There are several truly funny lines scattered about in Kyle Baxter's "bromantic" comedy, Never Norman Rockwell, at the Beckett Theater. However, an uneven cast and some clunky playwriting threaten to derail this modestly charming piece.
Things start off well as lovers Mark (DR Mann Hanson) and Jack (Austin Mitchell) banter about the latter's video gaming habits and comic book collecting. The two have been sleeping together off and on for about a year, although the closeted Jack has been reluctant to call it dating. In fact, Jack might very well have a crush on his straight roommate Dan (Dan Belmont), who is about to get married.
Complications ensue once Mark is revealed to be the brother of Dan's fiancée Shelly (Sarah Barry). Also added into the mix are Mark and Shelley's father George (Michael Selkirk) and Dan's parents Blanche (Elizabeth Allerton) and Fred (Paul Bellantoni). Unfortunately, of these supporting players, only Selkirk manages to make a favorable impression.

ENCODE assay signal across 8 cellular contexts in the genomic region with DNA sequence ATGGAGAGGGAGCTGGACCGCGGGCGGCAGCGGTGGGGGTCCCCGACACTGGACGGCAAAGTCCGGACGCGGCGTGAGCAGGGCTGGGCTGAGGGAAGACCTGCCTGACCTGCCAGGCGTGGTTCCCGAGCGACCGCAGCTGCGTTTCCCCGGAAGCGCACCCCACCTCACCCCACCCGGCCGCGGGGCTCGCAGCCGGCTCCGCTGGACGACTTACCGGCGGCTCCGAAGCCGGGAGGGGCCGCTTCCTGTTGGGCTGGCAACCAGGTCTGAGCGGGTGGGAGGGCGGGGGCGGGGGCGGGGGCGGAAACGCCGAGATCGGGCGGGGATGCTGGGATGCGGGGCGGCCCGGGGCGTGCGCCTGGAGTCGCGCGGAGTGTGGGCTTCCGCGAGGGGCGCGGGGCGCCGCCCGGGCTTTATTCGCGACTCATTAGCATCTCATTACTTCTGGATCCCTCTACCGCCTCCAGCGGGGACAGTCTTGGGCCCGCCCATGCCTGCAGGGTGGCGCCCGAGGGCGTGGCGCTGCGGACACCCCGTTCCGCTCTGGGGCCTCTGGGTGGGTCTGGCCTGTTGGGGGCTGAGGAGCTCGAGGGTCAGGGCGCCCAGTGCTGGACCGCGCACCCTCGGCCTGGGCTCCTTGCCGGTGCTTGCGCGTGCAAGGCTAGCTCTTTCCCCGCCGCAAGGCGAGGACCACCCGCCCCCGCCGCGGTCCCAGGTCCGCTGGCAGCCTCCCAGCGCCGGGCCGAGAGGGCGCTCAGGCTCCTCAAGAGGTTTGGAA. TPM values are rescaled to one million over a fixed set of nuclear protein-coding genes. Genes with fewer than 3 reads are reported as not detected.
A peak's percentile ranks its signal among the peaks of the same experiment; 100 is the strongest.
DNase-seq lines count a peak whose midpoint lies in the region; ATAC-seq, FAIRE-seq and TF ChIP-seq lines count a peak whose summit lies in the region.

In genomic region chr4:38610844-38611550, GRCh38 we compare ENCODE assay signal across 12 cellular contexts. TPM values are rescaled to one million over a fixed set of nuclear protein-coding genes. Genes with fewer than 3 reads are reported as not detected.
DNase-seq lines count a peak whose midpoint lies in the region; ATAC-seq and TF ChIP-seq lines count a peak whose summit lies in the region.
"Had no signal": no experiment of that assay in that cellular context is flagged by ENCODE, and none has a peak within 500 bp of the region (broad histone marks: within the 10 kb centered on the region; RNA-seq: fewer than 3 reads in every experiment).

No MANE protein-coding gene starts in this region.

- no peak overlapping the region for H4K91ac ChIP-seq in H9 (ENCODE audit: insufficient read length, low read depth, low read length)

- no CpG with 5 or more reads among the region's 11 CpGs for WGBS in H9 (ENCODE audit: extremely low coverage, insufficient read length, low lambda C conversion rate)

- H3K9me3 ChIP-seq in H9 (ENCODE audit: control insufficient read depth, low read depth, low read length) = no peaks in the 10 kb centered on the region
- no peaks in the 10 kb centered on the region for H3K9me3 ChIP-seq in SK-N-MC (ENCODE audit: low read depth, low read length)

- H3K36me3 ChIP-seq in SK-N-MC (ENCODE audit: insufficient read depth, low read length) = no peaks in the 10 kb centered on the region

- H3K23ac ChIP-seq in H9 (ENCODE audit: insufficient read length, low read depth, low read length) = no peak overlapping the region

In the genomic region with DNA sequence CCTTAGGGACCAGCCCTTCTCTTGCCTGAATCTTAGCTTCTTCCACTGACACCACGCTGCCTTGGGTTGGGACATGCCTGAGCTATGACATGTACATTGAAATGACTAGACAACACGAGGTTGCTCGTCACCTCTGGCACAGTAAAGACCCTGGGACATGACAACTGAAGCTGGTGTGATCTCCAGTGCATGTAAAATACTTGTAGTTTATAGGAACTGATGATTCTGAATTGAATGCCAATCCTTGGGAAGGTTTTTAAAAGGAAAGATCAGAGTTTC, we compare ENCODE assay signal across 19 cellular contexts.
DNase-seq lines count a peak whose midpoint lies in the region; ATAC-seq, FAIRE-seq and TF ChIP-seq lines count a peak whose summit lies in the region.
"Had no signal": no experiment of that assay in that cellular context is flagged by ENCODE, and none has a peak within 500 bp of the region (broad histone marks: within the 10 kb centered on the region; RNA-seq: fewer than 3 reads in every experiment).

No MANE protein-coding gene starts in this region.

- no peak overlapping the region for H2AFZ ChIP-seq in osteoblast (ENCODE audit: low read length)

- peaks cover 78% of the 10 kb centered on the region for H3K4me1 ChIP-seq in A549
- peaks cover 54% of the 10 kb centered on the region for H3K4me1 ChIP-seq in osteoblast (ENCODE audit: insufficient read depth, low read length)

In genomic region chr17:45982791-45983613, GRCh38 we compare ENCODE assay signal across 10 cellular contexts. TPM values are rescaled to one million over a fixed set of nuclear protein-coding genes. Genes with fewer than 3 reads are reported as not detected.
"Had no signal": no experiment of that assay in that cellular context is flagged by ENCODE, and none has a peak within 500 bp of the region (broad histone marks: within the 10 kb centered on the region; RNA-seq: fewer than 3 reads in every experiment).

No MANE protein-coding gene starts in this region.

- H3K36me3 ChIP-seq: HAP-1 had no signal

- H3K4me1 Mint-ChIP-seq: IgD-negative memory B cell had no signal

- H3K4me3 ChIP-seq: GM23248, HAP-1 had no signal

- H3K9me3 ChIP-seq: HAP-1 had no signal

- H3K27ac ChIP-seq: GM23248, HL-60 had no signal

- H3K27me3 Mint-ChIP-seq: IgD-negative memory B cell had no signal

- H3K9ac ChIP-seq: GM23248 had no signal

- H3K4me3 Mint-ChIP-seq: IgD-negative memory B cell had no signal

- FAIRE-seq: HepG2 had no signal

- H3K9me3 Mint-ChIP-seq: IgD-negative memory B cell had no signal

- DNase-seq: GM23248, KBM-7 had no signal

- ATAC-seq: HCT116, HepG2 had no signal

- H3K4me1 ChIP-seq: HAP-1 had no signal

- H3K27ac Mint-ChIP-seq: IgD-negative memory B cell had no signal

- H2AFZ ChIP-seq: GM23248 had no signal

The play is at its best when exploring the mixed emotions that Dan feels. He's long suspected his friend was gay, so he's on the one hand glad that Jack has finally confided in him, but simultaneously angry that it's taken him this long to do it, and that the news takes focus from Dan's impending nuptials. Belmont handles Dan's shifting moods well and nicely milks the comedy out of the script. Meanwhile, Mitchell has a good rapport with both of his leading men, and the production tends to drag a bit whenever he's not onstage.
Director Anthony Gargano could do more to smooth transitions. And while some of Baxter's dialogue has zip, too much of it feels forced. In particular, when the playwright finally gets around to using the play's title in the actual lines, it feels unnecessarily awkward.
-- Dan Bacalzo